they’re good.”
Alex came and lit a tea light and put it in a little, wax-embossed glass in the
middle of the table. “You want some more?”
Conn looked at him then at me. “No, I think we’re – are we okay?”
“Yeah. No thanks, Alan.”
“Oh yeah. Sorry.”
Beard came weaving across the floor and I stood. “Need a gypsy’s myself,” I said, patting Beard on the shoulder. I climbed the stairs then pushed the gents’ door wide. I stood at the stainless steel trough and noticed some graffiti to the left. Wenlock’s was quite new and pretty classy. I hadn’t noticed any graffiti in the toilets before. It was just a tag, someone’s name that I couldn’t read.
I tutted, buttoned up and washed my hands. As I reached the top of the stairs, Alex was coming up. I thought that he would think I’d left the graffiti.
“Nice beer, that Sly Fox.”
Alex stopped. “If you like that, try a pint of Fustercluck.”
“Yeah, it’s made with cluster hops so – ”
“Think I might,” I said as I reached the top of the stairs.
The music had changed to some Northern Soul tune. “Whose round is it?” I asked them.
“Mine,” Beard said and held a twenty out.
“I’m not going.” I sat down and he pocketed the twenty.
“I’ll go,” Conn said. “I need the loo. What are you having?”
I sat down and drained my glass, looked in the half-pint pot for a scratching. It was just shrapnel and dust. I glanced at Beard; he was glaring at me.
“We should probably move on after this,” I said.
He closed one eye and stuck his bottom lip out and nodded.
“There’s a good pub round the corner from here. Good beer.”
He nodded again.
“Have you been up—”
“I like beer.”
“Do you? Excellent.”
“Here he is!” Beard threw his hand up and cheered quietly. Conn placed the triangle of pints on the wet table. As I looked over my shoulder I noticed Alex at the end of the bar, licking a cigarette paper. He was staring at us.
Beard was trying to lick suds off his moustache. “Need a piss,” he said and leaned on the table. I held it before he could spill any more beer.
Conn steadied him as they passed each other. “You’ve just had one.”
“Need a piss.” He went weaving towards the stairs. Alex clicked his tobacco tin shut and walked towards the back door to smoke his roll-up.
Me and Conn talked for a while and then I saw Beard passing Alex half way down the stairs. Beard was grabbing hold of the handrail as if he was on deck in a storm. When he reached the bottom he made the sign for smoking and turned back along the stairs to the back door.
After a while Alex came downstairs and over to the table.
“Nice pint, that,” I said.
“Told you, didn’t I?”
“Floral,” Conn said.
Alex nodded. He picked up the last of the glasses and said: “Which one of you’s the poet?” He was smiling.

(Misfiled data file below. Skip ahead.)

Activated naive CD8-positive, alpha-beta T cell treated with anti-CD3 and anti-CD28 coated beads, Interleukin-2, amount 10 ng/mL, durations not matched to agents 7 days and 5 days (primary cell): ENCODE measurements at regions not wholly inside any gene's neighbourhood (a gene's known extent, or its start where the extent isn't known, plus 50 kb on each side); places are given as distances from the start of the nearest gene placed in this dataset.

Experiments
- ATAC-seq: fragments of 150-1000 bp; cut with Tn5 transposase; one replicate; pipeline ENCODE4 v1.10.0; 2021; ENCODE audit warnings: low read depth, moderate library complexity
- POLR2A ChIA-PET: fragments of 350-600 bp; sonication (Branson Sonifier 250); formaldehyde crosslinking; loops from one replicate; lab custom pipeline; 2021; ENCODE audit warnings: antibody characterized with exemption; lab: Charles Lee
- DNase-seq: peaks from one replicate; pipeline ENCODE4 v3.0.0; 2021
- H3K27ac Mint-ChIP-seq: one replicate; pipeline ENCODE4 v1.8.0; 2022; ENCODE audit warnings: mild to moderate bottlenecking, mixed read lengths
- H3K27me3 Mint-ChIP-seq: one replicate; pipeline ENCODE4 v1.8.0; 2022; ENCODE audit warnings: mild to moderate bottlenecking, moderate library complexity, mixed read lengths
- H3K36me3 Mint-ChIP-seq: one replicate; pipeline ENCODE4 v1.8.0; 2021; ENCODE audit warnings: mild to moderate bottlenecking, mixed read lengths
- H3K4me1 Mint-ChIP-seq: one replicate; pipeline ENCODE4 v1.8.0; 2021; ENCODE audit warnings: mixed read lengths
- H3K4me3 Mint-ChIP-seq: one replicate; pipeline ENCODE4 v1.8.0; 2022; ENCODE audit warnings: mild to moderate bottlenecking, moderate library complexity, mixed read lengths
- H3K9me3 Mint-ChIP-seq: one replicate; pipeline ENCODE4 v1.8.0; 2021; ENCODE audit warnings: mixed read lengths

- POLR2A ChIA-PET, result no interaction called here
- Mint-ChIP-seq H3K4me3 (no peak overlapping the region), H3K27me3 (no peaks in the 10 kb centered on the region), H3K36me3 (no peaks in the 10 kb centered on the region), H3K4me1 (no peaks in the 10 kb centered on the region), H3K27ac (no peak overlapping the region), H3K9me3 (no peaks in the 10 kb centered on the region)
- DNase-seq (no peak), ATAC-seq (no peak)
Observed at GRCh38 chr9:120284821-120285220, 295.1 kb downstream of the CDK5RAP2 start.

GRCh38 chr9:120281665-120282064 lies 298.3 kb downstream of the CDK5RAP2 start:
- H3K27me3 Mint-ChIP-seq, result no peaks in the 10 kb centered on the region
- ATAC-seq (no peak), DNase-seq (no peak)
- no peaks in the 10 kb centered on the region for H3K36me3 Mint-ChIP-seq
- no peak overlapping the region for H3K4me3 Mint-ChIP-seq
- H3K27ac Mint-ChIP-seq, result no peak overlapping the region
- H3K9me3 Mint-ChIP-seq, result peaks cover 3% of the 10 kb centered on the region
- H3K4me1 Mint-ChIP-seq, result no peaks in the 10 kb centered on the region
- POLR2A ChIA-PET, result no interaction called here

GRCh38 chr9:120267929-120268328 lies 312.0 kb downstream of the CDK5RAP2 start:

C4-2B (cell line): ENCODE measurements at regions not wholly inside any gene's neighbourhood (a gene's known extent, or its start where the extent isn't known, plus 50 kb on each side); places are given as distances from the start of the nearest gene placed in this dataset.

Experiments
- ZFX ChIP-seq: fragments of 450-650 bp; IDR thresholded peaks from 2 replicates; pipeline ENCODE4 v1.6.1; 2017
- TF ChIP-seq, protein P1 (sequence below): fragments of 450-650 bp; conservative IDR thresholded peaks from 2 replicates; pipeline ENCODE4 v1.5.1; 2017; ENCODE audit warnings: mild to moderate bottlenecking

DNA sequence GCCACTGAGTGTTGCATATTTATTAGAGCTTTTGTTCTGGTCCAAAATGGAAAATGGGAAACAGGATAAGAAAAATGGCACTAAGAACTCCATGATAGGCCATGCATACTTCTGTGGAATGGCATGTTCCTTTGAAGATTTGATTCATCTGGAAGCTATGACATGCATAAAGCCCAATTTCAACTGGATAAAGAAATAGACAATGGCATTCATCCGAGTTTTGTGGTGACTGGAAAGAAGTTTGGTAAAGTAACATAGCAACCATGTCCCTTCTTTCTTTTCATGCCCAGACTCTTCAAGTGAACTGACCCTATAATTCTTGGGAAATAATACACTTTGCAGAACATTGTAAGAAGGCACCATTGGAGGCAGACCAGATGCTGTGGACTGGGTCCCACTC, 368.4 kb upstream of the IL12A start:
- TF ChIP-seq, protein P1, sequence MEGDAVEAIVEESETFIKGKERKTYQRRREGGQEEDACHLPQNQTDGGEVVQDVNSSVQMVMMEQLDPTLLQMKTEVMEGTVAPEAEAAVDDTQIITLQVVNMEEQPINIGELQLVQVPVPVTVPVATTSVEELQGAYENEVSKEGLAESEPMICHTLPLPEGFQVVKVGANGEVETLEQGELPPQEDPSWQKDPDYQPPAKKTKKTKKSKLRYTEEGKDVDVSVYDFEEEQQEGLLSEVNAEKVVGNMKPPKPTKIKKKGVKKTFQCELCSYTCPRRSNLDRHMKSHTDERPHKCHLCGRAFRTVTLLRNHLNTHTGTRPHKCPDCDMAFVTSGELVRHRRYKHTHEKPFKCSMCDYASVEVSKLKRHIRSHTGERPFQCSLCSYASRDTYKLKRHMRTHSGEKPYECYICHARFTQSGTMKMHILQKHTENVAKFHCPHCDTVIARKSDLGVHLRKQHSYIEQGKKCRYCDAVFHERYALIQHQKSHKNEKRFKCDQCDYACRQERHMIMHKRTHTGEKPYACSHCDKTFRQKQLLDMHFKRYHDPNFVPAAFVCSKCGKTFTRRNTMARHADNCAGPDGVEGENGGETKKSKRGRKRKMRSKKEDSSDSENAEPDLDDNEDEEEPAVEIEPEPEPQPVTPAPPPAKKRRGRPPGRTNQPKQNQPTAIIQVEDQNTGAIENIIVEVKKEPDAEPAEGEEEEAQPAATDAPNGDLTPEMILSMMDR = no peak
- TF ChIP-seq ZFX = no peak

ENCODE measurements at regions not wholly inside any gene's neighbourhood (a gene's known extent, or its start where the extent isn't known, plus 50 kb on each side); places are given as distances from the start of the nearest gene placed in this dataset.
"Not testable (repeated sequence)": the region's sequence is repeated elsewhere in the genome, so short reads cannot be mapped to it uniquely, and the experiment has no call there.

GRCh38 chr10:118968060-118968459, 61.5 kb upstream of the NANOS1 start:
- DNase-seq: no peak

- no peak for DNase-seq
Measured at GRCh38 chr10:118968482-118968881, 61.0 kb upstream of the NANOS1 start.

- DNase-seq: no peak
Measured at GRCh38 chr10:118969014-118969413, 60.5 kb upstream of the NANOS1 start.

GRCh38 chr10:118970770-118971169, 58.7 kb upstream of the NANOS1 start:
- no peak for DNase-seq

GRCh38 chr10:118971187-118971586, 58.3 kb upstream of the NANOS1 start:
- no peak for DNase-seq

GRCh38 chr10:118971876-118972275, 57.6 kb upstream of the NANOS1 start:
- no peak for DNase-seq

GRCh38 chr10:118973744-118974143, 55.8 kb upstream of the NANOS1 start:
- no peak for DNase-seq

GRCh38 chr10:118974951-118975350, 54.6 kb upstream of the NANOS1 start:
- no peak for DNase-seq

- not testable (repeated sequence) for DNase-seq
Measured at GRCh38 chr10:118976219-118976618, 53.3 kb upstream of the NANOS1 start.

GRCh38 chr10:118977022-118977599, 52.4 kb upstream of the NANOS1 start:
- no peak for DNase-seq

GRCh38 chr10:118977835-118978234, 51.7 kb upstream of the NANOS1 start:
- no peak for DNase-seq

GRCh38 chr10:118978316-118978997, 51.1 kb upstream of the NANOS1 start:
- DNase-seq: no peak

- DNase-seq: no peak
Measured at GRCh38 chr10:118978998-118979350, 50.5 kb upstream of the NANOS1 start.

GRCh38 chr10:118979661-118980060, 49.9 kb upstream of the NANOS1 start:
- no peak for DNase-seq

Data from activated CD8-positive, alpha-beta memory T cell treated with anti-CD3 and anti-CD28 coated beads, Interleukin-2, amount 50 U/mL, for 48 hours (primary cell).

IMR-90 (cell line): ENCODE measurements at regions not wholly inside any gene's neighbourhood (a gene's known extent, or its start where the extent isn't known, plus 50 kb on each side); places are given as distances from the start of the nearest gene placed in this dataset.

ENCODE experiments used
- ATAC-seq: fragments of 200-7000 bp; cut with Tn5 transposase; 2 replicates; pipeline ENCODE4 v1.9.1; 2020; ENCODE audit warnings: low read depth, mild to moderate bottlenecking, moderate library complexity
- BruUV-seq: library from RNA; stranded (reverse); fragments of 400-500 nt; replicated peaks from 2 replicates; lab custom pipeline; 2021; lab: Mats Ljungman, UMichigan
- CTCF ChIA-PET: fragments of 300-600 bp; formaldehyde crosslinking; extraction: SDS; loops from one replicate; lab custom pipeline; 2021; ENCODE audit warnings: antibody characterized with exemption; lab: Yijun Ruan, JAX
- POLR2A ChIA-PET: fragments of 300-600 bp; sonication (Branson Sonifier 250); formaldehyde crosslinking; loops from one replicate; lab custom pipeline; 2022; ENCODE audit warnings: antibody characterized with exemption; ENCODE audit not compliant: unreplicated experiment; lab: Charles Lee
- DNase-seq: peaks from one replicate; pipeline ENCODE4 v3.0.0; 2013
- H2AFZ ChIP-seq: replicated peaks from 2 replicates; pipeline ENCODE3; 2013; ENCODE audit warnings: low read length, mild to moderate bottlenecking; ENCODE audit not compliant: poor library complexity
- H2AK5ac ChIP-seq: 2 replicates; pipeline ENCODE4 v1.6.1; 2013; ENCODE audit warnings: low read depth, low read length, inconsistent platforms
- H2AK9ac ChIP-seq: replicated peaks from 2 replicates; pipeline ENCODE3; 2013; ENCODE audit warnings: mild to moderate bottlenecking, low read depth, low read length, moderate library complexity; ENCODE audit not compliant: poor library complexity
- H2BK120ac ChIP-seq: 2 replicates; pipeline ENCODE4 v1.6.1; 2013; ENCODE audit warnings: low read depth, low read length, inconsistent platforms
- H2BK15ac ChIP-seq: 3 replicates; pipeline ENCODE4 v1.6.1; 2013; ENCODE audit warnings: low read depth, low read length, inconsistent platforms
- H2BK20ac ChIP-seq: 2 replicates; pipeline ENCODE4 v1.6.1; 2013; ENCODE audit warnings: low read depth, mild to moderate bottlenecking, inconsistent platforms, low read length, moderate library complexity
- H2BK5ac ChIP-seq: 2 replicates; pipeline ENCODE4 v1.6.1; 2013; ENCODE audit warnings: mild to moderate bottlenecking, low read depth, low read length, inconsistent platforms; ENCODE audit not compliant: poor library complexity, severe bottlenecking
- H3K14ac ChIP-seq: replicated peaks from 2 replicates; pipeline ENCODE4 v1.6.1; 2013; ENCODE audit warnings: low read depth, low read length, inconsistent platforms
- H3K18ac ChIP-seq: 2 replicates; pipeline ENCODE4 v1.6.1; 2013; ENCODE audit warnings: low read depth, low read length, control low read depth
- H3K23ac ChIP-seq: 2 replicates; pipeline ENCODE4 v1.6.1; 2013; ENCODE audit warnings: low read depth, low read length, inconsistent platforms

Me and Conn looked at each other. We probably both knew what he was talking about. “I don’t want to be a dick or anything but it’s me that’s going to have to scrub it off.”
“Oh, the graffiti,” Conn said.
“It’s fresh. Must be one of you.” Beard had walked up behind Alex and was inching round him to sit down. “You’re the only ones in here.”
“Well, I didn’t do it.” Conn looked at Beard. “Did you do it?”
Beard frowned and shook his head. Then they both looked at me.
“I didn’t fucking do it.” I looked at Alex who was still smiling. “Well I didn’t. What’s it say anyway?”
“Go and have a look,” Alex said and walked off with the glasses. “Just don’t do any more, okay?” He was all right was Alex.
Me and Conn had another sip and went upstairs. Conn laughed like a girl when we walked into the toilets. There was more graffiti on the wall. In small capital letters it read:
“It’s not funny.”
“It is.” Conn was making a strange whining sound. “It’s fucking hilarious.”
“I have to come in here. I’m known.”
“It’s the best graffiti ever.” He was losing his breath. He bent over and held his knees.
“We’ll have to clean it up.”
The door swung open and Alex walked in with some detergent spray and a scouring pad. Still smiling.
Conn straightened up. He’d calmed down a bit. “We’ll clean it up,” he said.
“I’ll give you some money,” I said. I remember holding out a ten or a twenty.
Alex shook his head. “It’s quite amusing but I don’t think the boss’ll see it that way.”
“Where’s your mate anyway?” I said to Conn. “It was obviously him that did it.”
“My mate?” he said.
Me and Conn tried our best to scrub the MICKEY BOLLOCKs off the wall then went downstairs. Beard was gone. We drained our pints and went to Rusty’s. We drank two-for-one cocktails and talked about Emma and the old days.